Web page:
Finding Messi-esque dribblers and making choices while clustering

Even algorithms have artistic touches
Mark Thompson
May 20 2021
8 min read

Lionel Messi is to dribbling a football what Vincent van Gogh is to layering colour with oil paints: not simply a conventional expert, but with caresses of genius that mark the work as something different. Messi's ball-carrying and close control isn't simply effective, it's beauty -- the fact that it's both is what makes him so unique.

But just how unique is that?

Knowing full well that it wouldn't be a perfect system, I wanted have a go at answering the question, to see if I could find the players that carried the ball the most-similarly to the Barcelona maestro.

One imperfection is insurmountable: the type of breadth of data. I'd be using StatsBomb's free dataset, so I'd only be seeing ball-carrying for or against Barça in matches Messi featured in. The data also only notes events, so the grace of players will mostly be missed.

Still, the dataset gives a lot to work with, and this is where the second problem arises: how do you choose what to use?

Although data and algorithms have the air of nicely in-human objectivity, that's not quite true. The first computers got their names because they just computed maths calculations that humans were already doing by hand. They were calculators more than anything.

Using algorithms isn't too distant from that conceptually. The 'k-means clustering' technique that I'd be using takes a look at the data and sorts it into a given number of groups. You could, I'm sure, take the equations that underpin that and (with a big blackboard) do it by hand, but you'd be going for a very long time.

The human element is the inputs. I knew some things that I didn't want this clustering analysis to result in as I started.

  1. I didn't want it to turn into 'who dribbles in the same areas as Messi' -- I wanted to leave open the option that someone might be particularly Messi-like while spending their time close to the centre-circle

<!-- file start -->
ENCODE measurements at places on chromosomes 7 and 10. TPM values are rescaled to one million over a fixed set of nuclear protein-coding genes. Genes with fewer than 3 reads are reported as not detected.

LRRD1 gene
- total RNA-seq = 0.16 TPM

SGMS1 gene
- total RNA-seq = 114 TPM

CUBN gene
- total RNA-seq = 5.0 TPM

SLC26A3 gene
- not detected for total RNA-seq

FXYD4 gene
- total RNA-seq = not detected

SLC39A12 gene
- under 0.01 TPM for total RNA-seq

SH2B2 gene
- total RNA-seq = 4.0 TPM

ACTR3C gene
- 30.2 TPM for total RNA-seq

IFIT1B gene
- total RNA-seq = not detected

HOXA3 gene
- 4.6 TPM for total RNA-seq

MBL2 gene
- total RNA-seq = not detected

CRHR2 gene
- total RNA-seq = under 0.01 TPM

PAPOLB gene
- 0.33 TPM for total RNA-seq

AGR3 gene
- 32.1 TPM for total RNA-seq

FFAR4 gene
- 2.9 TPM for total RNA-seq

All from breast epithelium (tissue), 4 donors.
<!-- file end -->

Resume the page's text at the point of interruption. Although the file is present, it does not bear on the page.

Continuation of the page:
2. I didn't want it to have too many different clusters -- I wanted the results to be fairly easy to digest

In the formulation that I ended up with -- which I'll detail in a moment -- it turned out that the most similar to Messi was Ronaldinho, which was a comforting result.

After a lot of deliberation, I ended up using three variables to cluster on:

  • The number of take-ons in a sequence of ball-carrying[1]
  • The 'directness' of a carry (the progress towards goal as a percentage of the carry's length, so if you moved 5 yards towards goal in a carry of 10 yards, that'd be a directness value of 0.5)
  • Whether the carry was 'long' or 'short', decided somewhat arbitrarily as a carry over 20 yards or not[2]

The reasons why I chose these related to both Messi and the data in general. When I think of the Argentine's dribbling, I think of him getting past players in tight spaces, and generally being pretty effective (direct). The long/short binary was much more of a trial and error though.

It seemed clear to me that any analysis of ball-carrying had to include some sort of indication of distance carried. It might not be a major thing I associate with Messi, but it is clearly a significant differentiator between different dribbles.

The problem I found with this is that it became too big an influence on the clustering, relative to how important I wanted it to be, pretty much swamping anything else. That might be a more accurate reflection of the distribution within the data, but it didn't feel like an accurate reflection of the problem I was trying to find answers for.

So: number of take-ons (which more or less coalesced into 'presence of take-ons or not'); directness; long/short.[3] I chose seven clusters, ran the clustering with kmeans in R, and then applied those clusters to every carry sequence in the StatsBomb Barcelona dataset.

From there, it's easy to find what clusters make up what percentage of each player's ball-carrying, and therefore to find a hypothetical 'average' player. This average player isn't important for anything other than comparing others to. For example, here's a graphic for Messi's ball-carrying clusters ordered by how they differ from the average.